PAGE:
Friday, 21 September 2007


Mike Osborne died this morning, aged 65, following a lengthy battle with cancer and too much else besides. He had not been well for over a quarter of a century; the last time he played publicly was in early 1982, but while he was still here there was always the hope, however hopelessly remote, that he might one day pick up his horn and play again, even though he had little or no recollection of his musical past, his mental collapse having wiped the memory. At his most intense – which was most of the time, but best documented on side two of his 1974 trio album Border Crossing (with Harry Miller and Louis Moholo on bass and drums respectively) – he sounded as though he were playing against the death clock, knowing that he was running out of time, fully aware that every supersonic run he played shortened his lifespan just that little further. Indispensable to every group which he formed or with which he played – Mike Westbrook and John Surman’s various bands, Chris McGregor’s Brotherhood of Breath, Harry Miller’s Isipingo, Barry Guy’s London Jazz Composer’s Orchestra, Kenny Wheeler’s big band, his own Trio, Quartets and Quintet, his duo with Stan Tracey, Tracey’s shortlived and unrecorded free jazz big band Tentacles, and let’s not forget renegade free-folk singer/songwriter Mike Cooper (three decades before “free folk” became another lifestyle option) – his was maybe the most distinctive voice on alto saxophone ever to come out of Britain, and easily on a par with the international flux of altoists who came to the UK from Jamaica (Joe Harriott, Bertie King), South Africa (Dudu Pukwana) or Australia (Ray Warleigh). Along with peers like Elton Dean and Trevor Watts, Osborne had a sour intensity in his tone and approach, an exceptional emotional canvas.

His song was so long and, in the end, so cruelly curtailed (mostly by himself) that it seems vulgar to extract a “song” from his works, too many of which still languish out of print; but “Love Song No 4” is one of the most distinguished individual recordings to emerge from British jazz in the seventies from Love Songs, an album which, although returned to circulation by unlikely but welcome popular demand, still remains underrated, not least by Westbrook himself. Over Chris Spedding’s careful guitar, Norma Winstone sings, pained but composed, about a collapsed love affair. Soon she is joined by Osborne’s alto; as Winstone moves into abstract scatting, they circle ecstatically and mournfully around and into each other, an early orgasm of a late spring. Eventually the song speeds up and the rest of the horns enter for its second section before dropping back to ballad tempo – Malcolm Griffiths’ trombone meditation over hushed horns predates Dexy’s’ “I’m Just Looking” by a decade – and then George Khan’s harsh, scratchy tenor returns to rush up the tempo again. Finally Winstone is alone – “Saw you yesterday,” she sings at a funereal, out-of-tempo pace, choosing her pronunciations with extreme care – “It wasn’t me you held so tenderly…it wasn’t me who walked away”…as the final “away” shivers out through chambers of compression into the void.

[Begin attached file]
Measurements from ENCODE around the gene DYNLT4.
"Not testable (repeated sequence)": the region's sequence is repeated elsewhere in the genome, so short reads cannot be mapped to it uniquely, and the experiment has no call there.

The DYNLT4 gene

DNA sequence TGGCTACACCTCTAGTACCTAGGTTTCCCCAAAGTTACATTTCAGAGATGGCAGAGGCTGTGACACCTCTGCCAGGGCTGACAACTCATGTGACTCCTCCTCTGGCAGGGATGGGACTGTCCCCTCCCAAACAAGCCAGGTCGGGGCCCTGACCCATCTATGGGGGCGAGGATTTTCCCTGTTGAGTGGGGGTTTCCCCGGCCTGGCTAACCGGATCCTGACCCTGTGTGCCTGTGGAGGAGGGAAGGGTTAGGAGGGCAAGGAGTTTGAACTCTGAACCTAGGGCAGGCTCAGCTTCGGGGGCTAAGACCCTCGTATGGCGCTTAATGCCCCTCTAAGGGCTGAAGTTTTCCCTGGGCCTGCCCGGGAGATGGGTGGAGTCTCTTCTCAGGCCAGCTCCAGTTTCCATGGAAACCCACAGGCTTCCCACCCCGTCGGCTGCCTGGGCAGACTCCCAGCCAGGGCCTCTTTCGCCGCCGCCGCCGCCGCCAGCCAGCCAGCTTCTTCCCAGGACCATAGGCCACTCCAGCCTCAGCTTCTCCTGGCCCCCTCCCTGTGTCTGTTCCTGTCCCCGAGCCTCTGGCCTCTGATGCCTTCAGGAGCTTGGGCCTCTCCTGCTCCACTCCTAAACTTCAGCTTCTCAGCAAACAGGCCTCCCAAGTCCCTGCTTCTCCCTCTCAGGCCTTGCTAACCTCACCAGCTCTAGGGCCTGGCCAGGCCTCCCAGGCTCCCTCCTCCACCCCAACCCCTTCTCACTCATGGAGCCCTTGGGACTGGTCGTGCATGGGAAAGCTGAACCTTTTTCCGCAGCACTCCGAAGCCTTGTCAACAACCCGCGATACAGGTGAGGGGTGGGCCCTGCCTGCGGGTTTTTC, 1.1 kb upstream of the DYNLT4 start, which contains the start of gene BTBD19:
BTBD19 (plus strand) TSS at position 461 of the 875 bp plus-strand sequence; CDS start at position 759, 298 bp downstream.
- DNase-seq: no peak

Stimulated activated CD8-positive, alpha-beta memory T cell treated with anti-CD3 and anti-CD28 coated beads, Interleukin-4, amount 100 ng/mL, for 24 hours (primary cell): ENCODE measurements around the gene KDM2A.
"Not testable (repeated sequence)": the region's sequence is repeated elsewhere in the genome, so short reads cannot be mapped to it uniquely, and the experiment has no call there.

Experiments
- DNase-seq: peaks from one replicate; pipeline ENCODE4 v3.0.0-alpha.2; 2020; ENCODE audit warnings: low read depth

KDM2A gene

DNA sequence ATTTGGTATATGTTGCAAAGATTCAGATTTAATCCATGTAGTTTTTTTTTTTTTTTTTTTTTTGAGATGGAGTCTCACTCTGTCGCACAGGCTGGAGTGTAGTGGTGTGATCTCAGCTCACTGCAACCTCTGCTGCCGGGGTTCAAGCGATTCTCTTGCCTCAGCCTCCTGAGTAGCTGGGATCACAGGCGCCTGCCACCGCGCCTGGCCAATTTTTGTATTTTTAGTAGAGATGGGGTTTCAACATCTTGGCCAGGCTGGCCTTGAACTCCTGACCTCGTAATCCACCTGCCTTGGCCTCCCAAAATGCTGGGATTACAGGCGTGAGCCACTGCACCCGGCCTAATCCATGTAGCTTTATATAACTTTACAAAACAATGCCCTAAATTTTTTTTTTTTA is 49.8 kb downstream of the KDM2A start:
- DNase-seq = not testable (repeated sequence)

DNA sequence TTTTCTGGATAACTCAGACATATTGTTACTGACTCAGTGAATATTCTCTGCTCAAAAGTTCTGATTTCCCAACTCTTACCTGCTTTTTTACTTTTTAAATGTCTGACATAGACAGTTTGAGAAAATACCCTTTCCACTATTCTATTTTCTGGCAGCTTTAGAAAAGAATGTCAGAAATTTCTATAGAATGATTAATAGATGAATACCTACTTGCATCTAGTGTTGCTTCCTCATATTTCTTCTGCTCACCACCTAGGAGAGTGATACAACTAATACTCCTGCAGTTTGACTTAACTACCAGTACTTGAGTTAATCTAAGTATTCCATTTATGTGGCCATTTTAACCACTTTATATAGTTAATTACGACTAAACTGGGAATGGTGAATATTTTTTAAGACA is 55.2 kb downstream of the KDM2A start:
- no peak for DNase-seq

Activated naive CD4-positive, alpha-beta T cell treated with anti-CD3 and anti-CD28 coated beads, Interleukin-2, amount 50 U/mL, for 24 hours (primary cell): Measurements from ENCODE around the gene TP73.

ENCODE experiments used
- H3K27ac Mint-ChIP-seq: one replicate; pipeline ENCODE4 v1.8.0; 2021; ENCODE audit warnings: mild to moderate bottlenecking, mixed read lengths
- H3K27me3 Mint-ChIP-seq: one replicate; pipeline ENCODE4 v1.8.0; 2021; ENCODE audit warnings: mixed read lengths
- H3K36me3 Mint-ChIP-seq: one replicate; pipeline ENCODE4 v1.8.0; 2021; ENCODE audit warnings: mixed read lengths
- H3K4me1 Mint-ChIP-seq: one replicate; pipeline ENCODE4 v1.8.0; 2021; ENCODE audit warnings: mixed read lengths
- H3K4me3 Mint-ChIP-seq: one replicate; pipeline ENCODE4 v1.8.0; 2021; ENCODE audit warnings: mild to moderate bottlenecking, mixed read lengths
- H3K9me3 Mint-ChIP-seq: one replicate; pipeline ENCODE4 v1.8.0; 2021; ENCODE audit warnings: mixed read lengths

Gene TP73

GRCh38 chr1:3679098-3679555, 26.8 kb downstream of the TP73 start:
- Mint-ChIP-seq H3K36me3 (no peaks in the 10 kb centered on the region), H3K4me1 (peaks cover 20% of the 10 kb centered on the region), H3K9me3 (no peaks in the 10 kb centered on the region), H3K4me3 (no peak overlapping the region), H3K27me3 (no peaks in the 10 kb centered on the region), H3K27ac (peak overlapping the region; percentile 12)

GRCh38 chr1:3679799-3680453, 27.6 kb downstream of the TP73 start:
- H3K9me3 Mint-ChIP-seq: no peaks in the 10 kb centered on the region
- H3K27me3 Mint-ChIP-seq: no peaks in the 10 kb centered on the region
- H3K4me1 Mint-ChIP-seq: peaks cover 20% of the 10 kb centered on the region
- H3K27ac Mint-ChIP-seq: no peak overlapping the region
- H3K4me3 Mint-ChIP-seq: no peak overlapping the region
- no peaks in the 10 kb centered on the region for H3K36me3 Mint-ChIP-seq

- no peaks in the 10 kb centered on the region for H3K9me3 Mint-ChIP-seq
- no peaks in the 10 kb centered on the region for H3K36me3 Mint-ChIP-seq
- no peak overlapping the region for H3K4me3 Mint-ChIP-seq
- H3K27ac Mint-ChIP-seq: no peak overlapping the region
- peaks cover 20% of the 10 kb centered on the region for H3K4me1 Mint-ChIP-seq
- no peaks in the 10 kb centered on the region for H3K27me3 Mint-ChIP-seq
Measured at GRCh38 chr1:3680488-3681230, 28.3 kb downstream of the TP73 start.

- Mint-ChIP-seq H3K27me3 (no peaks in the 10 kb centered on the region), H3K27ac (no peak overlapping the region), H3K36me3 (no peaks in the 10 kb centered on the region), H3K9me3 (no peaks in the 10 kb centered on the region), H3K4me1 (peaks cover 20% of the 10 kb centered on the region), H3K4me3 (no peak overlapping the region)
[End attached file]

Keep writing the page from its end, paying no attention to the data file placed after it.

The Osborne/Winstone duet – so controlled, so carefree – defines what was so special about the altoist; roughly equal parts Dolphy, Coleman and Jackie McLean (listen to his solo on Part VII of Westbrook’s Metropolis for an example of how the McLean influence persisted), his passion was uncut, his strength unmodified, his tone commanding but never tyrannical and frequently vulnerable; if his playing on Isipingo’s Family Affair (recorded live at the Battersea Arts Centre at the beginning of 1977) involves a new, more frightening form of intensity, it was because that was the way he felt he was heading – the Brotherhood gradually dissolving into Europe or becoming early casualties, Surman moving into the ECM camp, the old alliances coming to an end – and his solos on “Jumpin’” and “Eli’s Song” nearly defy repeated listening; phenomenal and brilliant, both technically and emotionally, but the fuse rapidly streaking towards the final detonation. That didn’t waste much time in coming. But listen to “Love Song No 4” and find as many of his records as you can to appreciate this most damaged of geniuses. I am currently too numb to approach anything resembling objectivity.